South African lesbians live in fear of 'corrective rape'

Murdered football star Eudy Simelane is just one of many township women violently assaulted to 'cure' their sexuality
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The Independent Online

In the antiseptic setting of a modern courthouse in a town near Johannesburg, the life and death of a young sports star is being dissected. She was no ordinary young woman. An outstanding footballer, she had captained her country and was hoping to be the first female to referee at a World Cup. But her brutal death, and the apparent motive for it, is all too ordinary here. For Eudy Simelane was a lesbian, and this, say campaigners, was why she was raped and savagely murdered.

This is the land of "corrective rape". Despite South Africa having one of the most enlightened constitutions in the world, traditional views about sexuality still run deep. In many quarters, especially male ones, lesbians are resented, perhaps even feared. And to some young men the remedy is simple: rape.

Each year, ActionAid estimates, 500,000 women are raped in South Africa, with lesbians a particular target. The warped logic is that the assault will "cure" them. As a result, says ActionAid, 86 per cent of black lesbians live in fear of rape. Their anxiety is understandable: only a minority of rapes are reported to the police and, of these, only one in five ends up in court, with a meagre 4 per cent of them ending in a conviction.

So when, on the night of 28 April 2008, Eudy Simelane left her local tavern in the small township of Kwa Thema, she would, for all her athleticism and strength, have cause to be wary. The following facts of that night are not in doubt: Simelane, a recognisable sports star and openly lesbian, was ambushed in a public park. She was raped, perhaps many times, and then repeatedly and frenziedly stabbed, leaving 25 visible wounds from her face down to her feet. Her body was found partially clothed, face-down in a creek.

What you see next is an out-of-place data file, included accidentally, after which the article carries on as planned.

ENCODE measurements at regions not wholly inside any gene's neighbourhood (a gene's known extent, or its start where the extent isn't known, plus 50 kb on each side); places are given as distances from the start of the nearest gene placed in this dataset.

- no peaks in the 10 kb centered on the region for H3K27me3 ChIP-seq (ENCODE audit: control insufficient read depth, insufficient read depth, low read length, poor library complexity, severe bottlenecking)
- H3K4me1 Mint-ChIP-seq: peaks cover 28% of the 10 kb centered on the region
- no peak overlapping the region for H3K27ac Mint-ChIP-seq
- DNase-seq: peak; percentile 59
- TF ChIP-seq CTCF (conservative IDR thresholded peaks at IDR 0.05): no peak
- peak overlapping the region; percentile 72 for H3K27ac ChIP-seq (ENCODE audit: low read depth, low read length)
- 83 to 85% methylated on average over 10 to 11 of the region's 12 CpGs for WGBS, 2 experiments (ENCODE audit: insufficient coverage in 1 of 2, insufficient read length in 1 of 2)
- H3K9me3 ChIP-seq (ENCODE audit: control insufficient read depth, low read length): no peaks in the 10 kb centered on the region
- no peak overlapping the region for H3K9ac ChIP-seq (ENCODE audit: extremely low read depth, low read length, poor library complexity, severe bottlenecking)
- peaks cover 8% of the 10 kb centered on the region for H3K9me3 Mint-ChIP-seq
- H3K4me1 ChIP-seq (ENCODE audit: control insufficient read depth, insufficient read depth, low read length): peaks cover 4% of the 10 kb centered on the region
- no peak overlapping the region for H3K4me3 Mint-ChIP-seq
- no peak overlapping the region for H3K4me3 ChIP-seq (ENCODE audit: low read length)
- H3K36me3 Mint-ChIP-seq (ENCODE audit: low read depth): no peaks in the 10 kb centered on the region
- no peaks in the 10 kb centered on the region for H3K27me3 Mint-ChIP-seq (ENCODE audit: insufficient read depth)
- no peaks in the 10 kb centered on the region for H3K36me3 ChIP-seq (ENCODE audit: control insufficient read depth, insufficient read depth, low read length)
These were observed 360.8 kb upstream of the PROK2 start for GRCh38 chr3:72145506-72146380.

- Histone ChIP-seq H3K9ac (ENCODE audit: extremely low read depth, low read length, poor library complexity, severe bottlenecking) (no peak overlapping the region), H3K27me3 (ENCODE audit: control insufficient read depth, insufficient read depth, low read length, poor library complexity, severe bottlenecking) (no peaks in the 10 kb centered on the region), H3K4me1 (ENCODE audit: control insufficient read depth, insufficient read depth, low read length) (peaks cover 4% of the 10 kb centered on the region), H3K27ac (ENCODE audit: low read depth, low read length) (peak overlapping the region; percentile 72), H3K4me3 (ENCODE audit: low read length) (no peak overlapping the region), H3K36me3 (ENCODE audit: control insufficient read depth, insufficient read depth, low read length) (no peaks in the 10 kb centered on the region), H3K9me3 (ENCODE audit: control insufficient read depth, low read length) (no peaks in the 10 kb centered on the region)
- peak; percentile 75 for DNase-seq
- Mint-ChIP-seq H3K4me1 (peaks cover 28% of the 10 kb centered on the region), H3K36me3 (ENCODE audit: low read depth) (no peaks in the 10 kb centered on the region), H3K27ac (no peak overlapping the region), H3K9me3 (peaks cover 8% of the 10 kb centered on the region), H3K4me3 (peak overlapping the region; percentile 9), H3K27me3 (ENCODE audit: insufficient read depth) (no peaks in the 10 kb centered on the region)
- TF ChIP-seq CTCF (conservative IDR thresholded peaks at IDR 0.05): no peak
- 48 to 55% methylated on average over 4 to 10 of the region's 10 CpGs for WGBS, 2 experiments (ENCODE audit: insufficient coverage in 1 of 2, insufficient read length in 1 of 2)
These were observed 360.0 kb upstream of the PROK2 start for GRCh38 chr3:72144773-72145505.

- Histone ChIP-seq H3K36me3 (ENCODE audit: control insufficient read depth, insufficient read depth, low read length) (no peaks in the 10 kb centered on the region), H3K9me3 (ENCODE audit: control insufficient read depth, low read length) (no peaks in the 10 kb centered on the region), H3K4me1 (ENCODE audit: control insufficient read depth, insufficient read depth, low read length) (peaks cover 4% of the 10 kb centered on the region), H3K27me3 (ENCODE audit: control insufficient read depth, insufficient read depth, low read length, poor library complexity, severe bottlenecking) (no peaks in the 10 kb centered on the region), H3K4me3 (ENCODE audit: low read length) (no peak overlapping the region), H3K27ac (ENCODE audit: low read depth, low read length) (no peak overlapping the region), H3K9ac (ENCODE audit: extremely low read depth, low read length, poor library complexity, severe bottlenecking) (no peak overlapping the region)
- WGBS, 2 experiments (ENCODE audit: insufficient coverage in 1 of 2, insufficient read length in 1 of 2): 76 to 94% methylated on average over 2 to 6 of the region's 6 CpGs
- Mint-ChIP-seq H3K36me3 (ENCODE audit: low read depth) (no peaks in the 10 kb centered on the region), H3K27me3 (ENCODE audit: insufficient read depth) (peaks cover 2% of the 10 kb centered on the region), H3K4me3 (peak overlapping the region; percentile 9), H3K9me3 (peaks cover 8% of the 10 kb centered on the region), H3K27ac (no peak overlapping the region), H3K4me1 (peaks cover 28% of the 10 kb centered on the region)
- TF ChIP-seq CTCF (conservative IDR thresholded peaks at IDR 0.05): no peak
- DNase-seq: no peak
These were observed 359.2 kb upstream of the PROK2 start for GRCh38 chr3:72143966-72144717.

Her close friend, Pretty, said: "Her blood and clothes were still everywhere but the police had just left it all there. I will never forget her dad on his hands and knees wiping up the blood with his hands."

Several men were arrested. On 13 February this year, one of them, Thato Mphiti, was tried alone, pleaded guilty, and was convicted of Simelane's rape and murder. He was sentenced to 31 years behind bars. Last week, the trial began of three men also charged with Simelane's rape and murder. They pleaded not guilty, saying they were mere onlookers. They were due to have been tried last month, but proceedings were delayed because Mphiti changed his story and took sole responsibility for the rape and murder. Although Simelane's lesbianism was not allowed to be part of the first trial, it was raised in that of the three other men, which continues.

South African human rights organisations such as Triangle, claim Mphiti's trial resulted in the first conviction out of 30 cases of lesbian murder in the past decade. All too common are cases like the murders of Sizakele Sigasa, a HIV campaigner, and Salome Massooa, who, in 2007, were gang-raped, tortured and then killed with a shot to their heads. Men were questioned about these crimes, but no one has yet been brought to trial for them.

In 2008, the country's Human Rights Commission reported a growing phenomenon of "corrective rape" in schools across the country.

ActionAid reported in March this year: "Support groups now say that rape is fast becoming the most widespread hate crime against lesbian women in townships across South Africa. One Cape Town lesbian and gay support group says it is dealing with 10 new cases every week. It is a toll that shows no sign of decreasing."

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